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Current Position:Home » News » Marketing & Retail » Food Marketing » Topic

Ukraine: Tomato and cucumber prices under pressure from Turkish imports

Zoom in font  Zoom out font Published: 2017-05-02  Views: 4
Core Tip: Experts have noted that, since the introduction of the Russian ban on a number of products from Turkey, the country has been able to redirect its export flows; also to countries that have special trade regimes with Russia.
Experts have noted that, since the introduction of the Russian ban on a number of products from Turkey, the country has been able to redirect its export flows; also to countries that have special trade regimes with Russia. Thus, deliveries to Belarus have increased by more than seven times, those to Kazakhstan have grown by 12.2 times and those to Azerbaijan have increased by 54.1 times. It may be strange that despite such a serious increase in the supply of Turkish products to Azerbaijan, the prices for the same tomatoes and cucumbers have not fallen in that country.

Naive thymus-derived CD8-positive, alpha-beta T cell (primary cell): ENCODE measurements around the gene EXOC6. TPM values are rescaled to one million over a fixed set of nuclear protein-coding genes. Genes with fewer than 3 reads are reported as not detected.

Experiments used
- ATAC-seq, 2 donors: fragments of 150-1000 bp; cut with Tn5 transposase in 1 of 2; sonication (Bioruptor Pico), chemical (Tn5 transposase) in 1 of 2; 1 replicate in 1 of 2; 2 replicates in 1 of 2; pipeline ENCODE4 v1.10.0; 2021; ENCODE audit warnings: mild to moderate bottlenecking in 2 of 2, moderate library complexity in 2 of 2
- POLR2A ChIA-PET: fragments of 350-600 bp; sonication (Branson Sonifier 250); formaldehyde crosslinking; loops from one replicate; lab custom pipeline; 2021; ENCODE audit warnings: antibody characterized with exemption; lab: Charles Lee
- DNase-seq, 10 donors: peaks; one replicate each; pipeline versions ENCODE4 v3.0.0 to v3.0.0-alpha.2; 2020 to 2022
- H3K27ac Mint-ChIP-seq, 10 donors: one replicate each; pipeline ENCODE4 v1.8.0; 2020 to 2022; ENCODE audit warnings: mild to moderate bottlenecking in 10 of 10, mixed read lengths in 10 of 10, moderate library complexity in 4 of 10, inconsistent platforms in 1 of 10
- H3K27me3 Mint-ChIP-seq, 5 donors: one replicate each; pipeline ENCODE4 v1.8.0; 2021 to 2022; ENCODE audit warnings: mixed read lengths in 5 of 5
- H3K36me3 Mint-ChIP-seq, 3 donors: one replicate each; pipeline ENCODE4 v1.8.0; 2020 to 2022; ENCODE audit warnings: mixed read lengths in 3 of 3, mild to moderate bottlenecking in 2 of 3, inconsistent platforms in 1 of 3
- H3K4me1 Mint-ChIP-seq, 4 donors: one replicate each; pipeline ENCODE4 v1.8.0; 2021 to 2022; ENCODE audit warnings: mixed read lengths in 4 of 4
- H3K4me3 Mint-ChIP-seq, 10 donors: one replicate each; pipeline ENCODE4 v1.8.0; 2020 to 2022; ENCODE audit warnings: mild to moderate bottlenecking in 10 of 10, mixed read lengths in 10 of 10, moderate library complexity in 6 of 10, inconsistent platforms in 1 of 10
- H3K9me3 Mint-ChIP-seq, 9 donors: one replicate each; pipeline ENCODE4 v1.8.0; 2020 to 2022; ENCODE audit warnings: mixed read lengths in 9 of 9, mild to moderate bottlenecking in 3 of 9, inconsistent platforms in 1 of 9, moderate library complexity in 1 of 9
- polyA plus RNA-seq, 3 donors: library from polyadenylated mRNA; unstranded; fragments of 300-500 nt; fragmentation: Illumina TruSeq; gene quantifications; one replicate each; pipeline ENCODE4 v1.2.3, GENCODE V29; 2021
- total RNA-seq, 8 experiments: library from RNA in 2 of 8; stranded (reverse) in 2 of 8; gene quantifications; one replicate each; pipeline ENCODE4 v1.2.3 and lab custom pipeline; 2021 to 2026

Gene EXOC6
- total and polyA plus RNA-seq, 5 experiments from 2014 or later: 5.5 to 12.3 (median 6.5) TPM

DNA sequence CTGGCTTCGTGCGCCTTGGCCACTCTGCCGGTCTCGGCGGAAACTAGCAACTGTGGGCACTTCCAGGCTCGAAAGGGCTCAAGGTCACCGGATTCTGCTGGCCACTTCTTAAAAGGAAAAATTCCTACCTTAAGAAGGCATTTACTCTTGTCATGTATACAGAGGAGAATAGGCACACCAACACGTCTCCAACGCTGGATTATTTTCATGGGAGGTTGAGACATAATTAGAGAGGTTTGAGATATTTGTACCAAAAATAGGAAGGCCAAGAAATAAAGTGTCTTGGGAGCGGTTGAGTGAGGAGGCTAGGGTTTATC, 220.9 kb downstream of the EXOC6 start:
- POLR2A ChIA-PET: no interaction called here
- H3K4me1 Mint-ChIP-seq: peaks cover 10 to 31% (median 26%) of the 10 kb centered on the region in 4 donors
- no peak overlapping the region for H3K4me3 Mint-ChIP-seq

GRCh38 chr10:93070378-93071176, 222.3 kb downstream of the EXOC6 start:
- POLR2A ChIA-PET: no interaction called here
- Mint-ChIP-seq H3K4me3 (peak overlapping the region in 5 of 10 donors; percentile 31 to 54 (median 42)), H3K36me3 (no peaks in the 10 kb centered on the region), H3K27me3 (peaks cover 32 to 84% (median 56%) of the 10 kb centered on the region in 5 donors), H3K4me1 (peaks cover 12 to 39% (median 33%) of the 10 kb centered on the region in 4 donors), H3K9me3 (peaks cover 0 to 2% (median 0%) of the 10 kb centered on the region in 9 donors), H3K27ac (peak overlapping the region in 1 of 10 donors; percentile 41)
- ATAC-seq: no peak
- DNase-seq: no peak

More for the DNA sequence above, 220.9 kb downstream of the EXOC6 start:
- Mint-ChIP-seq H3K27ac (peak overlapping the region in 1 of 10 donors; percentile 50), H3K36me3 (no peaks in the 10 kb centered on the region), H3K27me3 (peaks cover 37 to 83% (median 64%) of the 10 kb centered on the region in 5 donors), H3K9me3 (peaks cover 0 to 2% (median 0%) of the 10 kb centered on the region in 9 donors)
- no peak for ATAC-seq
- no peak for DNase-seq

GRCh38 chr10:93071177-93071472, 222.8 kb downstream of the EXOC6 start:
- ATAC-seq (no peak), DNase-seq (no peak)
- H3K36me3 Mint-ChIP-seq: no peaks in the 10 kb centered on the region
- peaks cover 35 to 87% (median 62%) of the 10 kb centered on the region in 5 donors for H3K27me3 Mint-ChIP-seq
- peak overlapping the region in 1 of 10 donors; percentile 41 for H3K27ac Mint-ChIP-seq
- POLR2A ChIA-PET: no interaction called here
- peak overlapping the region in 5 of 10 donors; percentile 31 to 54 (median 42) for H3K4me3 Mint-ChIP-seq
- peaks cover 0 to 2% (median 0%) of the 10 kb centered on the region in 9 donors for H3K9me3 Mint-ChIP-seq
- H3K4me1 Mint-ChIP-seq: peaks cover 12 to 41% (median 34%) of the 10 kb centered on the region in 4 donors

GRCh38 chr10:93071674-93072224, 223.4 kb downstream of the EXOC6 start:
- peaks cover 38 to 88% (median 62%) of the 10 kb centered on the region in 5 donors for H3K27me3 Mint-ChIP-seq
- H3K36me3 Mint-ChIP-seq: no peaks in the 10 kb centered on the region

The Director of the Retail Trade Suppliers Association of Ukraine, Alexei Doroshenko, explained this "Azerbaijani phenomenon", as reported by UBR.

"While consumers in countries like, for example, Ukraine, have naturally benefited from this, as cheap goods have rushed into the country, Ukrainian producers are not as happy. This year, we have a low price for tomatoes and cucumbers. Our greenhouses started the campaign only in March, but they could not get a high price for their products. Turkish vegetables put prices under pressure. In past years, the price of greenhouse products was significantly higher. I repeat, we as consumers won, but the economy has received less taxes," stressed Doroshenko.

For their part, Azerbaijani consumers haven't noticed a reduction in prices, even though the same Turkish tomatoes have probably also ended up in the country. On the contrary, prices have only increased.

In this regard, the expert explains that pricing is primarily affected by competition, which is lacking in Azerbaijan. The cost of goods begins to fall in those areas where producers and wholesalers compete between themselves. Where there is no competition, the price is either stable, or it is growing."
 
 
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